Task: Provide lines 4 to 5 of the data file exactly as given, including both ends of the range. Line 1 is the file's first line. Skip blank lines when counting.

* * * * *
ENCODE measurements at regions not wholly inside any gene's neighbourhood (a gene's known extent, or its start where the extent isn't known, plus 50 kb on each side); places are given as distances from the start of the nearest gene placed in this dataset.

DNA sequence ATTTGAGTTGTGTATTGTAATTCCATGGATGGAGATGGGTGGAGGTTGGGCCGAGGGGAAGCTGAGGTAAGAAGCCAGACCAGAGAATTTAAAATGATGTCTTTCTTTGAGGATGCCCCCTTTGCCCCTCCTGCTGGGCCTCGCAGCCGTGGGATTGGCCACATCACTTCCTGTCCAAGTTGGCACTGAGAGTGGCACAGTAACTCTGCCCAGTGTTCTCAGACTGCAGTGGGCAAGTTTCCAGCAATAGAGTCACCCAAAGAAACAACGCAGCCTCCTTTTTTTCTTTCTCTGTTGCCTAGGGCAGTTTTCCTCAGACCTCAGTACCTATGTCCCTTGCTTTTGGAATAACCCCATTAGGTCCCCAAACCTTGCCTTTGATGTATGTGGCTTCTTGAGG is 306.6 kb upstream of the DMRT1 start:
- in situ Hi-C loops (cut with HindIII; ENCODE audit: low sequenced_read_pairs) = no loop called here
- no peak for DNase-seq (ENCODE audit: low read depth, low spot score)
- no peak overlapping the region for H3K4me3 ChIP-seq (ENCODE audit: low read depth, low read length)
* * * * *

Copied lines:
- no peak for DNase-seq (ENCODE audit: low read depth, low spot score)
- no peak overlapping the region for H3K4me3 ChIP-seq (ENCODE audit: low read depth, low read length)